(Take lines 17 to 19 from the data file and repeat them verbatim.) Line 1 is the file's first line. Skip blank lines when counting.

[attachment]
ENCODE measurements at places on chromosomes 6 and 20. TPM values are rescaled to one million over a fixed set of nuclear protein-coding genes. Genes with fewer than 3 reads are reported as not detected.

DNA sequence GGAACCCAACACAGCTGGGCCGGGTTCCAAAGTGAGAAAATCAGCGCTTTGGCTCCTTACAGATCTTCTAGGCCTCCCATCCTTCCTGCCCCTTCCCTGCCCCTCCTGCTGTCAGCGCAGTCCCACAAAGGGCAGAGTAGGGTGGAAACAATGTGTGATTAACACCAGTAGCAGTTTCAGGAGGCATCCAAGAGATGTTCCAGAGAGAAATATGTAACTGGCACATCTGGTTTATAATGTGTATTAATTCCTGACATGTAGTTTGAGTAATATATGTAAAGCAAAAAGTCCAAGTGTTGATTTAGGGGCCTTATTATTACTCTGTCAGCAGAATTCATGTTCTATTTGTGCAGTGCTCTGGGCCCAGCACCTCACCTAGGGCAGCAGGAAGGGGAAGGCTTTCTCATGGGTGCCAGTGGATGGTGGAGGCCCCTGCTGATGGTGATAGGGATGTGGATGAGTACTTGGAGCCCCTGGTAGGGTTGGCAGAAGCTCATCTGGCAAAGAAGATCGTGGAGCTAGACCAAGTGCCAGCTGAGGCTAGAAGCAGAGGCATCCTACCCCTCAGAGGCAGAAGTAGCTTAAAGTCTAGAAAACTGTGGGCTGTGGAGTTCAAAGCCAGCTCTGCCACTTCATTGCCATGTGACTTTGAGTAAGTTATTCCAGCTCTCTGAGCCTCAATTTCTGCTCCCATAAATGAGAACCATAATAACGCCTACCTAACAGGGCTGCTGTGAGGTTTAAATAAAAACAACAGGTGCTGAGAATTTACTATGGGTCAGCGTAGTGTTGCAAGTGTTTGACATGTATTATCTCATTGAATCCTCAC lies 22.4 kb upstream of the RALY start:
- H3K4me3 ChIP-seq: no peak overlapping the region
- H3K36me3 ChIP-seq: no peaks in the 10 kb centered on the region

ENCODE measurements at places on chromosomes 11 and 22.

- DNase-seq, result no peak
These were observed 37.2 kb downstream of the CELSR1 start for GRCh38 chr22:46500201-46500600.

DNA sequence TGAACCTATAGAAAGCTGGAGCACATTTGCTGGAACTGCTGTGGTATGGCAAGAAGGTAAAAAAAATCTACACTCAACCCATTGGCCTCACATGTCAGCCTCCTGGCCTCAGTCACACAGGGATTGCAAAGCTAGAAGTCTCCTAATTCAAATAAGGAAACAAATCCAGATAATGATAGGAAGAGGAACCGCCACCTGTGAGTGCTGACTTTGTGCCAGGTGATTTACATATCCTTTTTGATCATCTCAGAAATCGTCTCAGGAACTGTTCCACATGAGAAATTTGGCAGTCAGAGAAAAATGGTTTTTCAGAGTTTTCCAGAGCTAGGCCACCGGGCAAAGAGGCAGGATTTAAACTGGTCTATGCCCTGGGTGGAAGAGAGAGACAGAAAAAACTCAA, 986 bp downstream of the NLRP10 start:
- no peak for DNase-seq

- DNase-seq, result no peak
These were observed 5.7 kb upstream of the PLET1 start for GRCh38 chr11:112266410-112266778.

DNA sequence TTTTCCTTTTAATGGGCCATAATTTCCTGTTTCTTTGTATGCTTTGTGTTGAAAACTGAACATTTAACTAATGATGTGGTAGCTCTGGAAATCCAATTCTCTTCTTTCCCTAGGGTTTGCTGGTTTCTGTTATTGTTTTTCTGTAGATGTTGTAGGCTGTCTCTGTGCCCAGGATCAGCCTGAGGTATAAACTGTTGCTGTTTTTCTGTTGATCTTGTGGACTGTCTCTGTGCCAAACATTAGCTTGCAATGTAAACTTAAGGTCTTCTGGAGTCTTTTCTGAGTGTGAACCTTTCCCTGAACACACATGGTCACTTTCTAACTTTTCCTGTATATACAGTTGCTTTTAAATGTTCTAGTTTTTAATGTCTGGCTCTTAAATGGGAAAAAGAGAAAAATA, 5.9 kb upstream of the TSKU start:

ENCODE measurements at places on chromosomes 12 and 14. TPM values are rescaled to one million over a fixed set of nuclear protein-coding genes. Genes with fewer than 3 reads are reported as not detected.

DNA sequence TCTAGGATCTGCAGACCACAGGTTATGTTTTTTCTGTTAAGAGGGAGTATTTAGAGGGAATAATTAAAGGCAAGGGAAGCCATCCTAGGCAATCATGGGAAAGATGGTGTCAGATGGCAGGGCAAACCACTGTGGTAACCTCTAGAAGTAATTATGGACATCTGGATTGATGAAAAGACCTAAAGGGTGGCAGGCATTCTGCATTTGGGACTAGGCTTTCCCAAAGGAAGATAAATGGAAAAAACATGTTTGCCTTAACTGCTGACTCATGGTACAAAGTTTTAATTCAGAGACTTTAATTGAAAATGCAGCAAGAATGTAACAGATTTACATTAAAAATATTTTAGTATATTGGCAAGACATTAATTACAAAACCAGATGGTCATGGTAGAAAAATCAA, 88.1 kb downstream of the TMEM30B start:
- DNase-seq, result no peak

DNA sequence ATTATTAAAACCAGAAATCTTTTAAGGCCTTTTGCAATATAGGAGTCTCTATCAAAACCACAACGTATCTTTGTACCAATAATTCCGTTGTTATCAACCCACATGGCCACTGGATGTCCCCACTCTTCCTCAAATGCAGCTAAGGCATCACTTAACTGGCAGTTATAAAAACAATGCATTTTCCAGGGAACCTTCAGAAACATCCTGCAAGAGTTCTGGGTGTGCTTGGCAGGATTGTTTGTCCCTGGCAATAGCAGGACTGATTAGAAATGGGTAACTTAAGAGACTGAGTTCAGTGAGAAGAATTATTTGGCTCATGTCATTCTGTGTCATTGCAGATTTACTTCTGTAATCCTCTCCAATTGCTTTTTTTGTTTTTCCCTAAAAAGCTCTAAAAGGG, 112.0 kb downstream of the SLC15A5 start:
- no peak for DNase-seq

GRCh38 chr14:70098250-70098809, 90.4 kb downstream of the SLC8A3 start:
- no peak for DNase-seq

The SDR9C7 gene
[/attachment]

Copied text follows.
- no peak for DNase-seq

GRCh38 chr14:70098250-70098809, 90.4 kb downstream of the SLC8A3 start:
- no peak for DNase-seq